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Classy coverage: Ursula Dean of Modaspia says she designs feminine pieces like those modeled above with “modern glamour” in mind. This year, she’ll open a store in Oakland (she also owns a shop in Placerville). Photos by Jeremy Scott Dean.

 

Sartorial spy: Ursula Dean

Last summer, I bought a cream linen Modaspia dress with unusual darts around the armholes and took it with me to France. It came out of the suitcase every day looking fresh and the shirring at the waist allowed me to eat those five-course set menus. “Somehow that dress is very French,” said one of the locals in Toulouse, cementing my love for the frock.

A few months later, I meet the dress’s maker, Ursula Dean, 48, at a factory off a gritty Fruitvale street. She is wearing one of her hand-knitted charcoal grey sweaters (they retail for $180), which sets off her steely blue eyes. Long ago, Dean was the kind of young woman who drove a Roger Moore-esque 1966 Volvo Coupe and changed her hair color so frequently that her husband affectionately called her “spy girl.” Hence Modaspia—“moda” is Italian for fashion; “spia” is a take on spy. Today, the former woman of mystery is a time-pressed mother of two who often starts her day before dawn, balancing family life with the thriving business she launched in 2001, using factory overruns from top European couture houses as her fabrics.

STYLE: Dean likes the idea of “modern glamour.” She sells a range of 23 pieces—sweaters, tops, tunics, and dresses—some in prints from places like Prada and Anna Sui. But, she says, “Nothing is tight—and if it’s tight, it’s shirred.” It’s important to her that the inside is as beautiful as the outside of the garment.

SALES: Dean sells around 2,000 pieces a year through 35 stores and her own website. She operates a brick-and-mortar store in Placerville and intends to open another in Oakland this year. Her mother-in-law is the accountant, her cousin models the clothing, and her husband helps with business decisions.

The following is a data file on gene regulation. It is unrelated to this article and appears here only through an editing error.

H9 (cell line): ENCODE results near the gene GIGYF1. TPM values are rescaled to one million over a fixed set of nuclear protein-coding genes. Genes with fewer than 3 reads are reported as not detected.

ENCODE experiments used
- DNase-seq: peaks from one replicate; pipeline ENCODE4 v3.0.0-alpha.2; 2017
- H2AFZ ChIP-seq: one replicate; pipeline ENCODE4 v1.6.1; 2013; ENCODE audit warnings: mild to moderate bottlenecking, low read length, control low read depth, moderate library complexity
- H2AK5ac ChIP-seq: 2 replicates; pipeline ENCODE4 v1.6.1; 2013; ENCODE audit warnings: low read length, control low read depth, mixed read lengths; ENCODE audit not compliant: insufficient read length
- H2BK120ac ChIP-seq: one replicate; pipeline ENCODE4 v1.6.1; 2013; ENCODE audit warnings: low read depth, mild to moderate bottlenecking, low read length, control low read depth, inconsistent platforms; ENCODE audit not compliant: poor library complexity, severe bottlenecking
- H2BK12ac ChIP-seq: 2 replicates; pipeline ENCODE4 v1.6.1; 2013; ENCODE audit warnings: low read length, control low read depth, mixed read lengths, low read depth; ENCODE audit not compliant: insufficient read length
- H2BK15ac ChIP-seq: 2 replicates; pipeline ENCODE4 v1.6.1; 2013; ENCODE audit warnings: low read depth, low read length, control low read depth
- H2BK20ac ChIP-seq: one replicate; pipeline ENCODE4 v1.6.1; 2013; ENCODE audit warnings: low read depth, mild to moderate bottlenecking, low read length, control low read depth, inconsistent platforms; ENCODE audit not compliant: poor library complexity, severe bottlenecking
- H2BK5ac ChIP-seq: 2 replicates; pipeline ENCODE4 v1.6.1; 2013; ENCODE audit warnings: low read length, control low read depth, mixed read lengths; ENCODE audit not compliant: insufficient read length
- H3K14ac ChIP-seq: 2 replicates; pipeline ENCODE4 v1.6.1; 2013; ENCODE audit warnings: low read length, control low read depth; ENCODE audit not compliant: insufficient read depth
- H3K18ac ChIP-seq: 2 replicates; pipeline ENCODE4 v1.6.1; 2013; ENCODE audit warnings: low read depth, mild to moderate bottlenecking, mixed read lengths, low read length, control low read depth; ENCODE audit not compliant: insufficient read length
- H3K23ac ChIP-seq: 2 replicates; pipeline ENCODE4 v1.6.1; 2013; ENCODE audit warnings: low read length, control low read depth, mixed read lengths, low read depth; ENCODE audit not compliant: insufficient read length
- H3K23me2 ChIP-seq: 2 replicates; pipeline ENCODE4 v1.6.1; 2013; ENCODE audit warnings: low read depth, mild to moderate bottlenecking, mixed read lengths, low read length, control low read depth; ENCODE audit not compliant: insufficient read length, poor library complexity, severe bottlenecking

SMOOTH MOVE: Three years ago, Dean “threw” one of her dresses for childen on the website Etsy, just for fun—and sold out immediately. Subsequently highlighted as an Etsy Featured Seller, she received orders for 150 dresses in three days (her store had to close for a month to get caught up).

WHO KNEW: From Etsy surveys, Dean learned that her customers tend to be in their 30s and 40s. Often, they work at universities. Some own as many as 50 of her pieces.

THE BIG APPLE: Dean doesn’t do trade shows. Instead, she rents a New York City loft with a view of the Empire State Building and serves Campari to potenial buyers. “It’s so much more fun,” she says.

RESUME: “A few years ago [I realized] I’d surpassed my salary at Charles Schwab where I worked as a retirement specialist. It still surprises me that I’ve carved out a career as a clothing designer.”

PHILOSOPHY: “I do something no one else does. It’s crazy, but it works. I can totally call the shots.”

Designer: Ursula Dean (brand name: Modaspia)
Bella Vita, 5407 College Ave., Oakland, (510) 653-1609; bellavitahome.com.
Modaspia; modaspia.com.
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Ursula Dean. Photo by Jeremy Scott Dean.

 

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